Redefining risk for big data

Machine-driven intelligence introduces risks that challenge traditional IT risk management. Here are three steps to take now.

Much of the data classified as big data will originate from machines and will come into data analysis engines through Internet of Things (IoT) sensors, according to a 2010 McKinsey & Company article. In addition, software automation will increase; robots in warehouses will run themselves; containers on docks will self-police their contents; and trams and automobiles will operate without drivers. The potential for converged automation and intelligence is enormous, and the market opportunity is daunting.

It's no surprise that major corporations like General Electric are building up capacity and capability for an "Industrial Internet" of sensors. GE invested one billion dollars into big data software and expertise to position itself for the deluge of digital data that will emanate from sensors and other digital devices embedded in machines such as GE's jet engines, turbines, trains, and hospital MRI equipment. In 2011, this was a $94 billion market for GE.

In 2013, Google launched its driverless cars, which offer many potential time-saving and convenience benefits, including the ability for senior citizens to use their cars longer because they won't have to operate them.

Companies with supply chains are using containers with sensors to monitor container temperatures for goods in shipment and to monitor container break-ins for potential terrorist or highjacking attempts. The state of these containers, no matter which dock around the world they sit in, is always visible on monitors at the corporation's HQ.

Logistics companies can monitor their in-field execution even better by placing sensors in trucks. The sensors track locations and report maintenance issues (e.g., the braking system needs repair soon) and driving habits (e.g., optimal fuel conservation speeds are not being maintained on the highway). These applications translate into more effective ways of doing business, and they ultimately deliver value to consumers.

But as this new machine-driven intelligence comes online, new risks are created that challenge the traditional thinking of IT risk management plans. Three major questions emerge:

  • What happens if the mechanized automation or sensors fail?
  • Is there a potential for greater security threats now that mechanized field operations flow over the Internet?
  • Are there new information privacy risks?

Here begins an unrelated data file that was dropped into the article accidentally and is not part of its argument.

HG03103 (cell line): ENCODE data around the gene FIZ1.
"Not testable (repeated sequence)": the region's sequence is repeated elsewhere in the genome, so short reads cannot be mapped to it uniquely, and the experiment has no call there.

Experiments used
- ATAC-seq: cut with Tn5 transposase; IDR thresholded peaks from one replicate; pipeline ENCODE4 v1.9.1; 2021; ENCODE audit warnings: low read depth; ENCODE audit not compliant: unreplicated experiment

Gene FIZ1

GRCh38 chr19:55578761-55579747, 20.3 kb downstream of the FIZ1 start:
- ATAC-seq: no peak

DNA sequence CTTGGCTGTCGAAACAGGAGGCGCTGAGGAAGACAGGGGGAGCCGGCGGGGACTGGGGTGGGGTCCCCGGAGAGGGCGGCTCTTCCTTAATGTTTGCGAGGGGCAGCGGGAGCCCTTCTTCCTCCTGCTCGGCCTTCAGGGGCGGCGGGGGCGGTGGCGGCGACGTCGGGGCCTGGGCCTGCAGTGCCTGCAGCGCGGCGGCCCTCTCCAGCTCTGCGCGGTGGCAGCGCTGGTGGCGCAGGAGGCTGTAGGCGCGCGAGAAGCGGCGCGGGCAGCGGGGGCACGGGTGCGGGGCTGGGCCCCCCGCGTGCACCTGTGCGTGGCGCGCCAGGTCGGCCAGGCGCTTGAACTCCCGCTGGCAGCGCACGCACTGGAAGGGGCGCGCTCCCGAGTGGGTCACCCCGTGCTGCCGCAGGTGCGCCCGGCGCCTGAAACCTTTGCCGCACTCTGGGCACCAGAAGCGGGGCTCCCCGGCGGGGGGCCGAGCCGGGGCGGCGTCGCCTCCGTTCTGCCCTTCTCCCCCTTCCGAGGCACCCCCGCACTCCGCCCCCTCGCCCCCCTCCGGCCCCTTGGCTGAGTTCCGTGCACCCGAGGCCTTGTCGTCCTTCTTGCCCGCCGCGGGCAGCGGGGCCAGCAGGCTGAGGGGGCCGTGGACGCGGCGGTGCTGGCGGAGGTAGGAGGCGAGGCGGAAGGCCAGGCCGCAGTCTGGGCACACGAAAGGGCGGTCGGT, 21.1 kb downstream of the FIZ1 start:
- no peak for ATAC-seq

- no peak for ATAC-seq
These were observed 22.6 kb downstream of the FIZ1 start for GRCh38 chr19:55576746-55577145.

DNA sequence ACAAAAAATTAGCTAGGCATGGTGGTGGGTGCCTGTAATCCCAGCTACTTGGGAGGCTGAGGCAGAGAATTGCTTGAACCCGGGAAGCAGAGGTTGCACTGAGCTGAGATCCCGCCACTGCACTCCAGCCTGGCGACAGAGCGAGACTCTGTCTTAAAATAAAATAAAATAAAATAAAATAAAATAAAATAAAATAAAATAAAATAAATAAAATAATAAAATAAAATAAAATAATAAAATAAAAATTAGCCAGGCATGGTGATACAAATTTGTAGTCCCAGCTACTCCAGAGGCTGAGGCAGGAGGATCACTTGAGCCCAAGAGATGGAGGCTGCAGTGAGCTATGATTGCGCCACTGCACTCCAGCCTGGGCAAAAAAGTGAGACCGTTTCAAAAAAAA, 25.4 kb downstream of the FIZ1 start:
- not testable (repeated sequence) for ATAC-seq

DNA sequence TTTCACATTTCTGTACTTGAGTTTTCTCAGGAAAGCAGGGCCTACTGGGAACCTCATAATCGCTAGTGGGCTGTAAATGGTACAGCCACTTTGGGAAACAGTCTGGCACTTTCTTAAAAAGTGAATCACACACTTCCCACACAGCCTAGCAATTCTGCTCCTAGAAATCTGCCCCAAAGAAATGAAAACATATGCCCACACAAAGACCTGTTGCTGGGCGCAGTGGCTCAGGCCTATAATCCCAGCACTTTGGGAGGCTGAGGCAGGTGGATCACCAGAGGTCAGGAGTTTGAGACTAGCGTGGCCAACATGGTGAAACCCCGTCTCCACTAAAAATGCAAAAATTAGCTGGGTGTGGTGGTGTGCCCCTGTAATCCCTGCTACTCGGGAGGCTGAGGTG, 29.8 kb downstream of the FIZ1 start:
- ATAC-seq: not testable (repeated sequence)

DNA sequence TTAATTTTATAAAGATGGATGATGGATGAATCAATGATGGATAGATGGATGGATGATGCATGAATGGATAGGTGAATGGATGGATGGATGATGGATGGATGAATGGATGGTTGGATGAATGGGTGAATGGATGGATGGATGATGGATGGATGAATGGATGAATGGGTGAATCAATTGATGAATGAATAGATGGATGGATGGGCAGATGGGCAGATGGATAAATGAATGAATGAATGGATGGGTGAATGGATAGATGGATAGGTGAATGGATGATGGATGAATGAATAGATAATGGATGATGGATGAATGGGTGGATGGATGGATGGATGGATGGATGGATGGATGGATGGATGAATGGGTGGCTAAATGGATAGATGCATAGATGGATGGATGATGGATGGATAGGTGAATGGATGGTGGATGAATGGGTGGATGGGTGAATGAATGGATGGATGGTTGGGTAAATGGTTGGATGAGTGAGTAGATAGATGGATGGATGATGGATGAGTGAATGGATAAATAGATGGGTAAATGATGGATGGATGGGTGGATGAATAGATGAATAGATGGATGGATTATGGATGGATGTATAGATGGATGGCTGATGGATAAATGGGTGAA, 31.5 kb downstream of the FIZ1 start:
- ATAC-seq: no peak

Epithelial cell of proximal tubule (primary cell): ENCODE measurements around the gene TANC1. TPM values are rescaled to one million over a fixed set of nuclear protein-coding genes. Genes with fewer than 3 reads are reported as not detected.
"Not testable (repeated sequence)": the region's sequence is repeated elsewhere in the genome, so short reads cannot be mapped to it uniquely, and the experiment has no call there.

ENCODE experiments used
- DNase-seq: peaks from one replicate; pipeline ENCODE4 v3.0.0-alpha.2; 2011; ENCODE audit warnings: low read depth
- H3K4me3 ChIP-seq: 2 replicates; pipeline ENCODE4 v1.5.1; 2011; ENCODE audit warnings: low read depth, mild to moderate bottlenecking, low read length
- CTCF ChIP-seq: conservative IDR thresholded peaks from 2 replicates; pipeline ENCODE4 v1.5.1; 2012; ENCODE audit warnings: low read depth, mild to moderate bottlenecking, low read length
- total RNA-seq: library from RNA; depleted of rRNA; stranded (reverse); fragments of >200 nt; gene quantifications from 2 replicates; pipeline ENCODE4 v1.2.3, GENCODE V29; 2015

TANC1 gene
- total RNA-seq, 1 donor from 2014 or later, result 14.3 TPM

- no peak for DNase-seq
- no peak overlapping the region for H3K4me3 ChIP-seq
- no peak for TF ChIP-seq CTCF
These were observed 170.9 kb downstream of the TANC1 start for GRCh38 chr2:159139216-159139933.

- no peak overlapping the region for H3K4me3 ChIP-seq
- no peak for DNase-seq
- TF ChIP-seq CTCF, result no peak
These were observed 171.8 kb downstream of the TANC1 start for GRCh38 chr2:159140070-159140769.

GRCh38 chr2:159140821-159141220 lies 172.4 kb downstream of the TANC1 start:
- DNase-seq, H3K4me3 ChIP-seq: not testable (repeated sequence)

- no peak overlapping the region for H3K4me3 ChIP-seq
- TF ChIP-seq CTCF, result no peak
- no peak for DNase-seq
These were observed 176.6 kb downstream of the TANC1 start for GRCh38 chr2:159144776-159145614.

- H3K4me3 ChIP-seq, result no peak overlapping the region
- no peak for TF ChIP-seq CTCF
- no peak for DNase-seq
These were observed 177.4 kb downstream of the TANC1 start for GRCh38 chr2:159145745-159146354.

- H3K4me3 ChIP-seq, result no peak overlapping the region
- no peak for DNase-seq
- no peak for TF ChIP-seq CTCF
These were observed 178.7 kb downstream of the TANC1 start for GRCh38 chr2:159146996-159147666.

Answers to these questions are in the formative stages, but that doesn't mean IT shouldn't be thinking about them. Here are three key steps that your organization can start taking now.

1: Revisit your disaster recovery plan

Because disasters seldom happen, organizations don't generally have their disaster recovery plans as ever-present, frontline tasks. However, if you're charged with bringing on big data that includes automation and industrial sensors, tuning up your disaster recovery plan should be part of the process. If a sensor or the automation fails, do you have manual and/or other system processes that can stand in? If not, what is the extent of your legal liability?

2: Check your edge security

How secure is your network at the edge, where the outside sensors operate and control? Do you have edge management policies and technologies in place to produce the level of security you need? If there is a security breach, what are your risk mitigation strategies?

3: Review your data privacy responsibilities

Industrial-level sensors can provide other people with additional entry points into homes and businesses, where a vast amount of information can be collected. Your organization may issue annual privacy statements to consumers on the safeguards and information sharing practices that are applied to their data, but consider whether it needs to do more for information that can be accessed via in-home sensors.


IT can choose to avoid these steps for now, or it can assume a proactive role in policy formation and in engaging others in the organization who have a stake in the process (e.g., business leaders, regulators, corporate counsel).

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